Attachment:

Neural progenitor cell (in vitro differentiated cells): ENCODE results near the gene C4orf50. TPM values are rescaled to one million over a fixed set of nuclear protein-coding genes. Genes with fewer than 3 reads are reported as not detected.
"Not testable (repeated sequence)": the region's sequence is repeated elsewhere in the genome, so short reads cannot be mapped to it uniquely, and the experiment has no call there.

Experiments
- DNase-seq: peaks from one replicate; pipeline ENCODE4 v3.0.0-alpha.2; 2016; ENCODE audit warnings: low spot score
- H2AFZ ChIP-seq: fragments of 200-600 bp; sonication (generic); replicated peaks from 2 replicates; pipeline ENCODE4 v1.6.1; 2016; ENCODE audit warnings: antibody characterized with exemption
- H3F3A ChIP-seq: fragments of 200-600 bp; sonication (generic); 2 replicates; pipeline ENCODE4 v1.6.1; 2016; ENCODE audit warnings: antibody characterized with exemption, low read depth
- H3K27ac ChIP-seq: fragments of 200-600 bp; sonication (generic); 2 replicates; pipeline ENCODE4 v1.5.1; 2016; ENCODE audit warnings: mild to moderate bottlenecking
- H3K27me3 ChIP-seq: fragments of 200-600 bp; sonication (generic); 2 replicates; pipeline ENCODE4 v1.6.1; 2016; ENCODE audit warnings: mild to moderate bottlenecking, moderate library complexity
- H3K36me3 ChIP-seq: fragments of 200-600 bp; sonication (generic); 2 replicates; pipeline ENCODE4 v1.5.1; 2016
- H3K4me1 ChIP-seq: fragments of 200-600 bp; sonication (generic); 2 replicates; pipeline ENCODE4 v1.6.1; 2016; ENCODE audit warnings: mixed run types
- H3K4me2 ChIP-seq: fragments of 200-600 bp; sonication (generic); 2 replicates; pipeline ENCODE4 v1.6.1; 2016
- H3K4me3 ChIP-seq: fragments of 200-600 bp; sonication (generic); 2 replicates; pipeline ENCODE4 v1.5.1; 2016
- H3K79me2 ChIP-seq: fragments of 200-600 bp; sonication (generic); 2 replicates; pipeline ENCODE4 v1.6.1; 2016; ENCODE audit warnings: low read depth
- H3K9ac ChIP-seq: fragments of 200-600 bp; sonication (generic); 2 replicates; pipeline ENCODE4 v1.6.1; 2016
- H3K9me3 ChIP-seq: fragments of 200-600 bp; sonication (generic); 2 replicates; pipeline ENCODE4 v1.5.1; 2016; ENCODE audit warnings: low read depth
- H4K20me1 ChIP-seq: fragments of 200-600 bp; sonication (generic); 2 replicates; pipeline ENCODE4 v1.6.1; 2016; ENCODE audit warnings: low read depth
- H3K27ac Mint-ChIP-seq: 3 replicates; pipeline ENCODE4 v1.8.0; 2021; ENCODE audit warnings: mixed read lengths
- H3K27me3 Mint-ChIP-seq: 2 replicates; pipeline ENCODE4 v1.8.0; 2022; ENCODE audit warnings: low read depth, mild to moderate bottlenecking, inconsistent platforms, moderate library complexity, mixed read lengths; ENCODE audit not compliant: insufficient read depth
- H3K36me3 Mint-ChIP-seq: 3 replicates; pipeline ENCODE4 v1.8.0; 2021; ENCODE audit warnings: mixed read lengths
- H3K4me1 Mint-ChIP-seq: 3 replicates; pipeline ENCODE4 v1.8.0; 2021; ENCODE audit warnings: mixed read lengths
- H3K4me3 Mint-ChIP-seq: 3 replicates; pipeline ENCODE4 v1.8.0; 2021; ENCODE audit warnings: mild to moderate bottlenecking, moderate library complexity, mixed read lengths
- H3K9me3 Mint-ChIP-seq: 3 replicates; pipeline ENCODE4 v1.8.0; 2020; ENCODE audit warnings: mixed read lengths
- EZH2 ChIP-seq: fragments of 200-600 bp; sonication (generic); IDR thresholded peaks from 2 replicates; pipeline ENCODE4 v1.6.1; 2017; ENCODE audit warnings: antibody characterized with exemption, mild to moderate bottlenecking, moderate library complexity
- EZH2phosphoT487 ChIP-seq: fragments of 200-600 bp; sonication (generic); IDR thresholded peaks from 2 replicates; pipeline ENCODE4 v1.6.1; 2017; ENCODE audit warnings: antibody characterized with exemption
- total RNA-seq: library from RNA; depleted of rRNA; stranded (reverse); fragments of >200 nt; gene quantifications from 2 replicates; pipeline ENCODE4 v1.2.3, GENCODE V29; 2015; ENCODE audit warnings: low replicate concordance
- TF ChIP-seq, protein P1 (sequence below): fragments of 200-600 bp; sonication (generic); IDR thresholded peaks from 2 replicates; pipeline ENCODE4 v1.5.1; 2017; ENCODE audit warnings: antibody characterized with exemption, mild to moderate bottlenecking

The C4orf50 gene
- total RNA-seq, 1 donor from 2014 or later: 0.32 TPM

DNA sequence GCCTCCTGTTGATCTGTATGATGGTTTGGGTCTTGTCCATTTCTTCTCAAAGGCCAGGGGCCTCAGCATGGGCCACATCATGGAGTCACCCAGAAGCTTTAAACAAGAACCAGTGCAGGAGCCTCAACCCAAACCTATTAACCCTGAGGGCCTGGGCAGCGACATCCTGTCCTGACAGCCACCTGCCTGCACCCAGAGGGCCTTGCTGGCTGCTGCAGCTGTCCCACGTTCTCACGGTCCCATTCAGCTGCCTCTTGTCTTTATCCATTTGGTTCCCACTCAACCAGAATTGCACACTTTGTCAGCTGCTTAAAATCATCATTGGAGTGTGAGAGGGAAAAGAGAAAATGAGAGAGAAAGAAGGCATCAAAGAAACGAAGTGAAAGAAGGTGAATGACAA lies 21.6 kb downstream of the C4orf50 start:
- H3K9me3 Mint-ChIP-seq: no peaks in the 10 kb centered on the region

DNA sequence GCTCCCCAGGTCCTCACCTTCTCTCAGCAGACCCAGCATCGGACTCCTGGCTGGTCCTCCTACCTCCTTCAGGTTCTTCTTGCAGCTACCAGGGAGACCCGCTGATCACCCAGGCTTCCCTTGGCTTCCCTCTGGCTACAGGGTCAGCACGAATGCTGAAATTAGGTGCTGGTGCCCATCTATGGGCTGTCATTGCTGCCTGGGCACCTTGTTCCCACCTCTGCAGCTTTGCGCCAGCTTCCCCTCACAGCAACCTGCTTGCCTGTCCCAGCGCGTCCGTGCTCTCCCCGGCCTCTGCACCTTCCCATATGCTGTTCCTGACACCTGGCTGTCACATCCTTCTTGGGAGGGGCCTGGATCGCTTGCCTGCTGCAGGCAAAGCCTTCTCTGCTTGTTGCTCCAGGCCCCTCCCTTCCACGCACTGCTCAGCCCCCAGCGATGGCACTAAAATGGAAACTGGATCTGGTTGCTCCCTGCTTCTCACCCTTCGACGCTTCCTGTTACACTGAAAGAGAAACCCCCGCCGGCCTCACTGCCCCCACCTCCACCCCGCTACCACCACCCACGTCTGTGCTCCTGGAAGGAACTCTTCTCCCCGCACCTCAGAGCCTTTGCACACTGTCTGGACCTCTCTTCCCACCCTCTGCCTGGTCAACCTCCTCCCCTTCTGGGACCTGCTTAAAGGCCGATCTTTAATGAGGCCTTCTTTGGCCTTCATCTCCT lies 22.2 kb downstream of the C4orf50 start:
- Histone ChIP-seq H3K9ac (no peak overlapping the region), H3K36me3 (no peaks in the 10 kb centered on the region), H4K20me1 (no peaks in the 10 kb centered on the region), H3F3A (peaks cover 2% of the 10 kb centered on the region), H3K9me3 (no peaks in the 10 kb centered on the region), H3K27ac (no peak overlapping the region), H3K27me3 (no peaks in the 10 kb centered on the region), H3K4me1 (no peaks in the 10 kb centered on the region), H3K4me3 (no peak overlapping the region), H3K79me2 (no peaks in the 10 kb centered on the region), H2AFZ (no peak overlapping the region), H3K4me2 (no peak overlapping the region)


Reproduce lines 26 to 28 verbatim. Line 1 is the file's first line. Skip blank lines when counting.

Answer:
- TF ChIP-seq, protein P1 (sequence below): fragments of 200-600 bp; sonication (generic); IDR thresholded peaks from 2 replicates; pipeline ENCODE4 v1.5.1; 2017; ENCODE audit warnings: antibody characterized with exemption, mild to moderate bottlenecking

The C4orf50 gene
- total RNA-seq, 1 donor from 2014 or later: 0.32 TPM